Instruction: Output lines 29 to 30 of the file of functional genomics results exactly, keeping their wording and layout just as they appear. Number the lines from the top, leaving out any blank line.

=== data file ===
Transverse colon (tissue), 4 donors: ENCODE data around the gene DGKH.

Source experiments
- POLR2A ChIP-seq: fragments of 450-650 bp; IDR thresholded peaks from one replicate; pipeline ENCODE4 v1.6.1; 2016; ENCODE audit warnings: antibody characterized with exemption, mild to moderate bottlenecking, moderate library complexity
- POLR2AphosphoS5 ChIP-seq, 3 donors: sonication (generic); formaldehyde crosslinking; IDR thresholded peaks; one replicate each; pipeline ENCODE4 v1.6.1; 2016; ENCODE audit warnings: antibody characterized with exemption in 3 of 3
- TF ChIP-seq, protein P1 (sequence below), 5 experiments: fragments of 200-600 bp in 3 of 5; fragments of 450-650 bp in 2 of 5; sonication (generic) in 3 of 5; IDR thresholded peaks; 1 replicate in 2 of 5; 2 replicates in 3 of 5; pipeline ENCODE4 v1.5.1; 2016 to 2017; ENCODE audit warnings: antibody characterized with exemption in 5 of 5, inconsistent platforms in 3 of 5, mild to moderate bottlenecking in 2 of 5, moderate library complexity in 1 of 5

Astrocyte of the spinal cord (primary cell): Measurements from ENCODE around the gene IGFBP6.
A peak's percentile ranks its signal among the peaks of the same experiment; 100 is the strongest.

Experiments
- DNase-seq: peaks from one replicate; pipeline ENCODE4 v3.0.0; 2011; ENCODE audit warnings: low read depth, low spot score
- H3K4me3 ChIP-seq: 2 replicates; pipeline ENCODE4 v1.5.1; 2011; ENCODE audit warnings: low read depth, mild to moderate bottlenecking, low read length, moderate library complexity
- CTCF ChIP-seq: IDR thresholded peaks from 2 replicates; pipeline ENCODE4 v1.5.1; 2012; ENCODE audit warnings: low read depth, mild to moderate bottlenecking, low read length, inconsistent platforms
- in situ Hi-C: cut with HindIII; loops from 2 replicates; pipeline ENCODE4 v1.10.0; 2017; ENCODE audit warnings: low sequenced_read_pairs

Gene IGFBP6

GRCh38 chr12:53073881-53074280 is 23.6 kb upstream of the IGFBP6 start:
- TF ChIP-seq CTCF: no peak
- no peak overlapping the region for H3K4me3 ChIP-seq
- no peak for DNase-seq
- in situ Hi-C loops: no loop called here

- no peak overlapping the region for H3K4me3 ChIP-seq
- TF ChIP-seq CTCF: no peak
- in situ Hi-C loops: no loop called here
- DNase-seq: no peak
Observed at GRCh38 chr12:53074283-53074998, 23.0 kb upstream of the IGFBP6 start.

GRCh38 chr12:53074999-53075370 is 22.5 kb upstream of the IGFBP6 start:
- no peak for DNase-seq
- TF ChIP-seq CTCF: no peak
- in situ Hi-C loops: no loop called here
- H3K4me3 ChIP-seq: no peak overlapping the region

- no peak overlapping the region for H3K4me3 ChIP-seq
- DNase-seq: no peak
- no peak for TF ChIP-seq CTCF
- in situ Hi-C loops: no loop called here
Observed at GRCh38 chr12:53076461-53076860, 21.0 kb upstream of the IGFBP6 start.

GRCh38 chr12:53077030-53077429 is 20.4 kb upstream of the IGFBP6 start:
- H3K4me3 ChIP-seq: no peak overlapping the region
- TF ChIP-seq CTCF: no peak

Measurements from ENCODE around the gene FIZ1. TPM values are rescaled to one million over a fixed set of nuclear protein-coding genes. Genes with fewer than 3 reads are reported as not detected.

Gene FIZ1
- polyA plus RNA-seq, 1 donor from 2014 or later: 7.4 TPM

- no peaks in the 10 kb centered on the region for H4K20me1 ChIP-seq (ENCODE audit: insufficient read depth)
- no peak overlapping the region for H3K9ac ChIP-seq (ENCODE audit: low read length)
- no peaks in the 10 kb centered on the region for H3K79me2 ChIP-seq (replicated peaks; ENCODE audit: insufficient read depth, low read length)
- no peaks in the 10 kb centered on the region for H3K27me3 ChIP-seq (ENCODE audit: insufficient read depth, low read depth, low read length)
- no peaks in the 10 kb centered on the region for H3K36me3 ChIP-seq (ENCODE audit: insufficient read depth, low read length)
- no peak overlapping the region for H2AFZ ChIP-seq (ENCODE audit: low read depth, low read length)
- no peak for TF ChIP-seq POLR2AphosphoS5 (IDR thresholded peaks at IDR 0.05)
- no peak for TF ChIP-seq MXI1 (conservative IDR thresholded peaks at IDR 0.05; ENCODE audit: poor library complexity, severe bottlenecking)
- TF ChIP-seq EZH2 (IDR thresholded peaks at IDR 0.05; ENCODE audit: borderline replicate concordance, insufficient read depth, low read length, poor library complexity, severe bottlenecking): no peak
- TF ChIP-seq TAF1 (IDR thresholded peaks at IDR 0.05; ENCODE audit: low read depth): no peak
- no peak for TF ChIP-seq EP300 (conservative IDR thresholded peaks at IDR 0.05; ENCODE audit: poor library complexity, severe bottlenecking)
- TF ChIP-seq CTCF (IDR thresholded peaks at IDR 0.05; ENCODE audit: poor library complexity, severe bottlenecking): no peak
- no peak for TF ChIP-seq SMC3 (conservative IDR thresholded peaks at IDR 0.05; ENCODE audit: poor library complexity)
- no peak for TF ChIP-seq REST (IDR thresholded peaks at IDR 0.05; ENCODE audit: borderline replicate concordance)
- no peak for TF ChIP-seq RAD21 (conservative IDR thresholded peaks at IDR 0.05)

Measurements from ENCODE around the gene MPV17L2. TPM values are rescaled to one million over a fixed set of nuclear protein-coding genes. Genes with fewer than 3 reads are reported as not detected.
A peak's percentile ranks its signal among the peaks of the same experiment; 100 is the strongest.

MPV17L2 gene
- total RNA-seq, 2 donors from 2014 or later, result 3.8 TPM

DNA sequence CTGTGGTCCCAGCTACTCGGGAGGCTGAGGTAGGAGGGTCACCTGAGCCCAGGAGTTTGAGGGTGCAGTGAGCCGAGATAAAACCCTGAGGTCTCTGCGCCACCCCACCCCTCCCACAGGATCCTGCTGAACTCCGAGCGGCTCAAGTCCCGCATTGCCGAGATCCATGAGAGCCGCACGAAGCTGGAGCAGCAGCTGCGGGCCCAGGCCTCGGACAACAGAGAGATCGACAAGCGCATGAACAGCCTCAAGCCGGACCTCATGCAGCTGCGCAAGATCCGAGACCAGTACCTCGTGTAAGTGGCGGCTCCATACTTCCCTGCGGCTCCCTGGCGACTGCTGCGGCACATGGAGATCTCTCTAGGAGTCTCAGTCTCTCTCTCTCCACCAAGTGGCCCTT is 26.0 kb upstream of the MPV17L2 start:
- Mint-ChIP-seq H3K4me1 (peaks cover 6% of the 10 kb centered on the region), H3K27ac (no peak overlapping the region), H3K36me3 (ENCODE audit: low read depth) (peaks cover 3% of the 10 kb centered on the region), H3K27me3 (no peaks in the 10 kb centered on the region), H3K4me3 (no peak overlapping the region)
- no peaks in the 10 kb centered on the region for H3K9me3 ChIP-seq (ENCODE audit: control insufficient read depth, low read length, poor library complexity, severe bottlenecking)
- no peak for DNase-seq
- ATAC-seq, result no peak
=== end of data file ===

- no peak overlapping the region for H3K4me3 ChIP-seq
- DNase-seq: no peak